Dyeing Poison Frog
© 2007 Dr. Peter Janzen (1 of 0)
Distribution and Habitat
Country distribution from AmphibiaWeb's database: Brazil, French Guiana, Guyana, Suriname
The forests are humid, always have rocky streams of running water, and are relatively cool, with temperatures dropping up to 22-27 degrees C at night. Dendrobates tinctorius is found under cover, such as rocks and moss, near streams. It usually stays on the ground, but is also found at heights up to 5 m in trees.
Life History, Abundance, Activity, and Special Behaviors
This species was featured as News of the Week on 16 July 2018:
The startlingly bright colors and intricate patterns of Neotropical poison frogs are icons of warning coloration. Barnet et al. (2018) show in a recent paper that at least in Dendrobates tinctorius, the bright color patterns may simultaneously scream "Here I am!" to nearby would-be predators, yet be relatively undetectable to predators farther away. They measured the frog’s complex patterns of yellow and blue on a black background as perceived by different types of potential predators (reptiles, birds, mammals). Using a machine learning algorithm, they assessed the ability of different visual systems to discriminate D. tinctorius from a leaf litter background at different distances. Close up, discrimination by each visual system was highly accurate, but far away, discrimination declined dramatically. In the field, they used model frogs with different color patterns to show that cryptic (brown and black) models had fewer predation attempts against a natural leaf-litter background, whereas background did not affect the attack rates on purely aposematic (bright yellow) models. The tinctorius color pattern also had lower attack rates against the natural background, indicating an element of protective camouflage. Experiments with human "predators" trying to find frogs on a computer screen showed the tinctorius color pattern was just as aposematic as the bright yellow morph close-up, but from a distance was just as hard to see as cryptic coloration. They conclude a kind of perceptual averaging occurs, in which the different colors of the intricate pattern blend together at a distance, making the frogs virtually invisible in their natural background (Written by Kyle Summers).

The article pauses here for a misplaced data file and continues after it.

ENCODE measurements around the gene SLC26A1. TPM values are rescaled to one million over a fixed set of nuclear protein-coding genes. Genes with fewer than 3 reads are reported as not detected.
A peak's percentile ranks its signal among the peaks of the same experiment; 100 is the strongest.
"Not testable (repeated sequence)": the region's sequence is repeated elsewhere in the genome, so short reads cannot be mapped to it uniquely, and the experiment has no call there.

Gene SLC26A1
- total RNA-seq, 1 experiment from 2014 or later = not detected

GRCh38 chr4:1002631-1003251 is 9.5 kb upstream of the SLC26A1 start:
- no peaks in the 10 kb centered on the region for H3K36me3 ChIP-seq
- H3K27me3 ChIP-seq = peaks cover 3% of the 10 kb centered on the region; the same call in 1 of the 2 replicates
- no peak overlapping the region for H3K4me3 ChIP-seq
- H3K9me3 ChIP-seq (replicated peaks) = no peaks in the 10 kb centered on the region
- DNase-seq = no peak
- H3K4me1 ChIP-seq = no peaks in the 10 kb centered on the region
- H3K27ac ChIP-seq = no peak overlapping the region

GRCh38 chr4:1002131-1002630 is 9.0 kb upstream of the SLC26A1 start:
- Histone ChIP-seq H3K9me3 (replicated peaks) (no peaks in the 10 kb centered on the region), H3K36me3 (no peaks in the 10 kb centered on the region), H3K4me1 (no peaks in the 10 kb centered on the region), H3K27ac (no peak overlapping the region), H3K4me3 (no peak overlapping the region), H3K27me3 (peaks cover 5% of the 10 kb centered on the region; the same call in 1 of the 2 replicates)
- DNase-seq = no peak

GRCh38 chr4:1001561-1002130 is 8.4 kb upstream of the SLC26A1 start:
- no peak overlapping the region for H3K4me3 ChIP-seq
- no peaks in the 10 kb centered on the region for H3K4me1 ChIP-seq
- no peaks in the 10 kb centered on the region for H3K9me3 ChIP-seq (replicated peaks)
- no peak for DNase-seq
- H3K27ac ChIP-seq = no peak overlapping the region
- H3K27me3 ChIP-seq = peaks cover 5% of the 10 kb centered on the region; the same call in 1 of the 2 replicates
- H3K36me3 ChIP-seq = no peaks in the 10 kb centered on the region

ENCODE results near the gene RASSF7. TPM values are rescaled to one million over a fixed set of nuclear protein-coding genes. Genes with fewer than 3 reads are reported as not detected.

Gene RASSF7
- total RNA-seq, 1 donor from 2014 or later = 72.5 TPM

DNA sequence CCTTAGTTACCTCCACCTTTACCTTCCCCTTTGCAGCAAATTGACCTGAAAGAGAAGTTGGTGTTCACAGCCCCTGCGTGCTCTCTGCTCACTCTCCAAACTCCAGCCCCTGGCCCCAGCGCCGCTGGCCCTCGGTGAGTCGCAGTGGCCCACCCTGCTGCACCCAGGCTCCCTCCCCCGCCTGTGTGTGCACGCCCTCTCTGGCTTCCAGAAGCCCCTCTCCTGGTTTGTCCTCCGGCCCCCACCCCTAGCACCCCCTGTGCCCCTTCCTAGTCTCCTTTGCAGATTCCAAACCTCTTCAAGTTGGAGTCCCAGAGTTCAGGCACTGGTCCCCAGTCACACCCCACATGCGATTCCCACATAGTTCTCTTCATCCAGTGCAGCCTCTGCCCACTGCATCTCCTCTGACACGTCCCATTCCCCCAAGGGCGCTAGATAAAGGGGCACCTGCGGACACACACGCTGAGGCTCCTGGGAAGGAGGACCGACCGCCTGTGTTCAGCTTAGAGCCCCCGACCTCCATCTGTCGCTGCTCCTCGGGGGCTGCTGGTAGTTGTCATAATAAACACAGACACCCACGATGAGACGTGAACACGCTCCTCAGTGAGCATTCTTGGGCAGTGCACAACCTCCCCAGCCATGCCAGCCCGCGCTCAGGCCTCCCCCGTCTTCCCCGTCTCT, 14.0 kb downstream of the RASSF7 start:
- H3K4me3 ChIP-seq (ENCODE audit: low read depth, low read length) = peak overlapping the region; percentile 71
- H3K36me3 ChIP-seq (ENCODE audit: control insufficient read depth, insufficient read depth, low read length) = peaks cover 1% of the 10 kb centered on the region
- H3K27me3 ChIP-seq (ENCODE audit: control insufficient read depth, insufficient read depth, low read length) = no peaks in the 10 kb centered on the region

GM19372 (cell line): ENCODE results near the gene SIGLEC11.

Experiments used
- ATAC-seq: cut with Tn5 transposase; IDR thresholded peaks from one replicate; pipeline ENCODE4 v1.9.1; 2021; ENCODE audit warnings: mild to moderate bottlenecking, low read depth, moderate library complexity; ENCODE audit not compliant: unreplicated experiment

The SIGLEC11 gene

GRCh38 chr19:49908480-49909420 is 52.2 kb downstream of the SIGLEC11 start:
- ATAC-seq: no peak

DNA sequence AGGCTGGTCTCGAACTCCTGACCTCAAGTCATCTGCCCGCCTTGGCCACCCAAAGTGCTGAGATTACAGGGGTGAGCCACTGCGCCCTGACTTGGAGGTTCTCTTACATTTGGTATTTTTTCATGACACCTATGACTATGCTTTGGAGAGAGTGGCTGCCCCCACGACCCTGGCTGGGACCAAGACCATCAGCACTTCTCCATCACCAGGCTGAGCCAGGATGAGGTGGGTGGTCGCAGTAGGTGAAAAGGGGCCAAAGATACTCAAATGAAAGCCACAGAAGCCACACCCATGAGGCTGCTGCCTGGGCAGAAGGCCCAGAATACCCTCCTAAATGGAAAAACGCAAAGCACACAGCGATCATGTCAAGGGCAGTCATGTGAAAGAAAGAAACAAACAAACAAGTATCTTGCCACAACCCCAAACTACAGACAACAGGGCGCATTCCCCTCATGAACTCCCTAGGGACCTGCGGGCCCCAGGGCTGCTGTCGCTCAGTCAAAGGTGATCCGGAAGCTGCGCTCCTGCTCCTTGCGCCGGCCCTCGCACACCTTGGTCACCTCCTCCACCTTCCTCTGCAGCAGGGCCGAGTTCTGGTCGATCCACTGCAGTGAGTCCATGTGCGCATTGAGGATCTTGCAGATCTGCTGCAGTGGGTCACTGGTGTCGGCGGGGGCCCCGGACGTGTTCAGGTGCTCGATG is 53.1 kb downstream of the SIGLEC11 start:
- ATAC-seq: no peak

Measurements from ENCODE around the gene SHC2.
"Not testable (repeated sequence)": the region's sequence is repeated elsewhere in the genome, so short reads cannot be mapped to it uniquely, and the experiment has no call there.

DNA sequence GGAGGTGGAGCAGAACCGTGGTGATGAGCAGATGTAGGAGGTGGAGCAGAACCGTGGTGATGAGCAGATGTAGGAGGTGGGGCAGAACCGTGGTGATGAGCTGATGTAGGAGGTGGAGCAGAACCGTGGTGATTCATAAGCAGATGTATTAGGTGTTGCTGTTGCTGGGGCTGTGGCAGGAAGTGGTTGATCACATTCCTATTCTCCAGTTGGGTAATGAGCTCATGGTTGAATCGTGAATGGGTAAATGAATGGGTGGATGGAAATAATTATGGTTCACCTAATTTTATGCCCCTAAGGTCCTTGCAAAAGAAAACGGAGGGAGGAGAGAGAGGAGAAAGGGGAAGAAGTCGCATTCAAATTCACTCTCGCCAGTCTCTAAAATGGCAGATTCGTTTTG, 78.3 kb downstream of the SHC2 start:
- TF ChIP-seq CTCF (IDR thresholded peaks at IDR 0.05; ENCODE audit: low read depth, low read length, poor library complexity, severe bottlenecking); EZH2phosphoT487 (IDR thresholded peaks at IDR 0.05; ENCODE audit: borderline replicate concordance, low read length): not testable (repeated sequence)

Walls, J. G. (1994). Jewels of the Rainforest: Poison Frogs of the Family Dendrobatidae. J.F.H. Publications, Neptune City, New Jersey.
Wollenberg, K. C., Veith, M., Noonan, B. P., and Lotters, S. (2006). ''Polymorphism versus species richness—systematics of large Dendrobates from the Eastern Guiana Shield (Amphibia: Dendrobatidae).'' Copeia, 2006(4), 623-629.
Written by Franziska Sandmeier (franturtle AT yahoo.com), UC Berkeley
First submitted 2006-12-29
Edited by Kellie Whittaker; updated by Ann T. Chang (2019-03-06)
Species Account Citation: AmphibiaWeb 2019 Dendrobates tinctorius: Dyeing Poison Frog <http://amphibiaweb.org/species/1646> University of California, Berkeley, CA, USA. Accessed Apr 22, 2019.
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Citation: AmphibiaWeb. 2019. <http://amphibiaweb.org> University of California, Berkeley, CA, USA. Accessed 22 Apr 2019.
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